Northern Mariana Islands — Attractions
The latte stones scattered across many Northern Mariana Islands beaches, such as Obyan and Agingan are remnants from ancient Chamorro homes and villages. Far more recent relics from WWII also survive throughout the islands, but the over 5,200 names inscribed at American Memorial Park are somber reminders of those who lost their lives during this difficult combat. The two cliffs at opposite ends of the last Japanese Imperial Army command post are named Banzai Cliff and Suicide Cliff after the numerous people who jumped to their deaths from both cliffs when the Japanese surrendered Saipan to the Americans during WWII. The whole of Saipan can be seen from Mount Tapochau, once a strategic military spot for both American and Japanese forces.
American Memorial Park
The centerpiece of this Saipan national park is the monument bearing the names of the 5,204 Marianas and American soldiers who lost their lives during the WWII Marianas Campaign. This tumultuous time in Northern Marianas Island history is further depicted in an exhibit hall display. The park also contains a peaceful beach, scenic pathway, playground, and plenty of green space for picnics and active pursuits.
Address: P. O. Box 5198-CHRB, Garapan 96950-5198, Mariana Islands
Last Command Post
The last Northern Mariana Islands command post of the WWII Japanese Imperial Army, called Banadero, was this bunker between two towering cliffs known as Banzai and Suicide. After the Japanese lost the final Battle of Saipan confrontation, several Korean and Japanese residents threw themselves off these cliffs rather than surrender to the Americans. The command post itself is a carefully hidden limestone cave filled with vintage Japanese WWII tanks, cannons, and other military relics. A far older Chamorro basalt pestle stands on the grounds.
Address: As Matuis Drive, 96950, Mariana Islands
As Nieves Latte Stone Quarry
The original Northern Mariana Islands residents, the Chamorro, built their homes and other important buildings from distinctive latte stones. One of the most impressive surviving landmarks from this time period is this giant unfinished limestone quarry near the Rota village of Sinapalo. It is unclear why this impressive project was suddenly abandoned, but some of these megaliths would stand as high as 25 feet and some of their stones date as far back as the year 845.
Address: Sinapalo, Rota
House of Taga
Another impressive example of ancient Chamorros latte stone architecture is this meeting house and temple associated with a mythological chief called Taga. Legend states the spirit of Taga’s daughter, believed to have murdered her father, is imprisoned in the last standing megalith of the 15-foot high series which once led to the structure. A British explorer sketched a dozen upright stones during his 1742 visit to the landmark’s Tinian location.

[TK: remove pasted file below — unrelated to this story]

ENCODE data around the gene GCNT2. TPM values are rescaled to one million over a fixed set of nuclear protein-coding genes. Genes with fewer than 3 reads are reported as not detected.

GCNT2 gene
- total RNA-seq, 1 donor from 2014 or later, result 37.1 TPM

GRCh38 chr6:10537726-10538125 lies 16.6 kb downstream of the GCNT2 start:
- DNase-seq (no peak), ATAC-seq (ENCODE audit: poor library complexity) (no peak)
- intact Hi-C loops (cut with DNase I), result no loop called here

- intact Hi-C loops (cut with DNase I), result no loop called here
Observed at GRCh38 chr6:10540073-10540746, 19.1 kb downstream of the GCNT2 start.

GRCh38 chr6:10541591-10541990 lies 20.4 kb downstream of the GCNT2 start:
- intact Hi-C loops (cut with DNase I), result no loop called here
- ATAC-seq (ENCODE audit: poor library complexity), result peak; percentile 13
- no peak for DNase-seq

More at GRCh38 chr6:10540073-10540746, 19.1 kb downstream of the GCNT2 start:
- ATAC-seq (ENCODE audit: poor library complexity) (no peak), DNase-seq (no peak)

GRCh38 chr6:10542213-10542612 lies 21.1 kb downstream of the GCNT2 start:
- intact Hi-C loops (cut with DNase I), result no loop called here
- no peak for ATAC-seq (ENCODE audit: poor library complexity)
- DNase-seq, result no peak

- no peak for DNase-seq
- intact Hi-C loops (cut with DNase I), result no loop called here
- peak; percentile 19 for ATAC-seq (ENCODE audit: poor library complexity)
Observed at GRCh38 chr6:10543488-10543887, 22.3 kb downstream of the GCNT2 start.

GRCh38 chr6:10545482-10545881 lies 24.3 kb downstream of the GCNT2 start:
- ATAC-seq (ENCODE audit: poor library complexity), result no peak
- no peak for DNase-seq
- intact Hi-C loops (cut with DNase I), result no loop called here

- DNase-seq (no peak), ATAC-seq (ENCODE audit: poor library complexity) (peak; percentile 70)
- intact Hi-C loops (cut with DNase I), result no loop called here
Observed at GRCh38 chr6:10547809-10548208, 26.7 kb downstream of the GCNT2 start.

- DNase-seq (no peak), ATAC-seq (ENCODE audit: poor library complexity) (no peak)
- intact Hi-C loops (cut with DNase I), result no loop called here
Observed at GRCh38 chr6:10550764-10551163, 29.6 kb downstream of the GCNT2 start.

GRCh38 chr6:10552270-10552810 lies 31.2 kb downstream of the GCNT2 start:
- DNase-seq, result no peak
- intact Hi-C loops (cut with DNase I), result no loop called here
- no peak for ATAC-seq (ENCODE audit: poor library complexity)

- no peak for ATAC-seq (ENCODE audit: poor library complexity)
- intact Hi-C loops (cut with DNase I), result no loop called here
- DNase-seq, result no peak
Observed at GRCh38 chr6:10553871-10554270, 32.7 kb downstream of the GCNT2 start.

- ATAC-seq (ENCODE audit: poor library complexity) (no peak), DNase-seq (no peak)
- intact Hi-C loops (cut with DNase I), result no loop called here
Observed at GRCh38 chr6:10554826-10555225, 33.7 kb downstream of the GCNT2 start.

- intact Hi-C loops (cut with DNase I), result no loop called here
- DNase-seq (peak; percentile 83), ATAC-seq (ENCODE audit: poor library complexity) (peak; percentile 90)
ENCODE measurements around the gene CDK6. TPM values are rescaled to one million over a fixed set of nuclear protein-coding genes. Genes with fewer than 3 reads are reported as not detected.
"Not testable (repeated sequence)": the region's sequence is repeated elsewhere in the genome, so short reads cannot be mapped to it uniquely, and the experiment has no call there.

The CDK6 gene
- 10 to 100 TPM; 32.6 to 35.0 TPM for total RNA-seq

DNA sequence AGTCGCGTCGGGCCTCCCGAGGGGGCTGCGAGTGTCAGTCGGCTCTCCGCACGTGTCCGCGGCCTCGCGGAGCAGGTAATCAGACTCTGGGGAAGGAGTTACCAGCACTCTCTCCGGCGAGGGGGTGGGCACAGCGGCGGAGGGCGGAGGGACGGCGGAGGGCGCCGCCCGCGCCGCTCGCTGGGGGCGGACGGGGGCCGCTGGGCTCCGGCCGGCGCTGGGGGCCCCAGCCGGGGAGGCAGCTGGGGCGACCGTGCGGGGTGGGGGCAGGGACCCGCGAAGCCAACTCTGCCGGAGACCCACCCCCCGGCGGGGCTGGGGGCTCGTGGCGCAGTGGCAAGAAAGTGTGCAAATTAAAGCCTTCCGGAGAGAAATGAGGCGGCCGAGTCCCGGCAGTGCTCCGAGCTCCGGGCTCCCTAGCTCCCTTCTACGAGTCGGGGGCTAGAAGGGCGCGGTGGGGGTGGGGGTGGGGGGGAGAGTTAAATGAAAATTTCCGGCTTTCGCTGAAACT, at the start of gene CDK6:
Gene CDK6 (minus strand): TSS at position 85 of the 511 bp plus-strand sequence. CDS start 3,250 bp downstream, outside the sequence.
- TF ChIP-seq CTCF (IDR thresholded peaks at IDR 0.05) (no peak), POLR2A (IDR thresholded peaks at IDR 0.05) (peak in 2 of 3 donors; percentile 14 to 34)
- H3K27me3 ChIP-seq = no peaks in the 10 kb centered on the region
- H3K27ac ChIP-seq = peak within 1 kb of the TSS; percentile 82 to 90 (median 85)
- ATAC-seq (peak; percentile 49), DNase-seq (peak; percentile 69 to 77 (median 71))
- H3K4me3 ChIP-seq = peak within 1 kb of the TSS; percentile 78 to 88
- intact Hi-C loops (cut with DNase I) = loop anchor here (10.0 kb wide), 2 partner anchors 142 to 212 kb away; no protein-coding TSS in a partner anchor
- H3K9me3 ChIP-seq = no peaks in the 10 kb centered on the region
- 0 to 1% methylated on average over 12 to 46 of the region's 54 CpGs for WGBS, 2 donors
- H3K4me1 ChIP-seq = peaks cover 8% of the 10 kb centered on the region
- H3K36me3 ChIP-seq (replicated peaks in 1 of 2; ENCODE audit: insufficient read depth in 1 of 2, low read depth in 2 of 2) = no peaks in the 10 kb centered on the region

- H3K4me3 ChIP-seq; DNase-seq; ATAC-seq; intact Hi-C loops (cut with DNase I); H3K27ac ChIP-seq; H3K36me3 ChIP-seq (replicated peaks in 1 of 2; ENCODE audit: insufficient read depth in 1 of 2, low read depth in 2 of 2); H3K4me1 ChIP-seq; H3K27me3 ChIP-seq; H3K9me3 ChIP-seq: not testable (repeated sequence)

Address: San Jose, Tinian
The concrete pads placed throughout this high-ceilinged cave on Songsong’s outskirts are the only surviving evidence of the makeshift Japanese hospital established in Tonga Cave during WWII. Many years earlier, locals used this cave as a typhoon shelter. The Little Marianas fruit bat colony that once lived in this cave has been replaced by white fagpi seabirds whose nests are scattered among the stalactites and stalagmites.
Address: Songsong, Rota
The highest of the Northern Marianas Islands peaks stands more than 1,550 feet tall in the middle of the island of Saipan. This presently peaceful limestone peak was once a major battleground between American and Japanese forces during the WWII Battle of Saipan. Today, Mount Tapochau has resumed its traditional status as a place of peace. Each Good Friday, a new cross is erected next to the countless others which have been placed at the summit over the years. Not only all of Saipan, but also the neighboring islands of Aguigan, Tinian, and Managaha can clearly be seen from the top of Mount Tapochau. On clear days, visitors can see as far as Anatahan and Rota.
Address: central Saipan
The ancient pictographs engraved on this Saipan cave’s 33-foot high entrance way are evidence of its importance to the Chamorros people. The Kalabera Cave’s entrance eventually becomes up to 60 feet tall before branching off into a series of endless caverns and tributaries. The skeletal remains of WWII Japanese soldiers and much older Chamorro people lie side by side in the lower caverns, evidence of the cave’s years as a Spanish Chamorro prison and Japanese field hospital.
Address: Kalabera, Saipan
This tiny uninhabited islet boasts a disproportionately large percentage of Northern Marianas Islands water sports opportunities and wide sandy beaches. Legendary Caroline Islands Chief Aghurubw is buried on this island just a leisurely ferry journey west of Saipan. Covered barbecue pavilions are dotted across the coastal trail encircling this island whose interior landscape is a tropical jungle.
Address: Managaha Island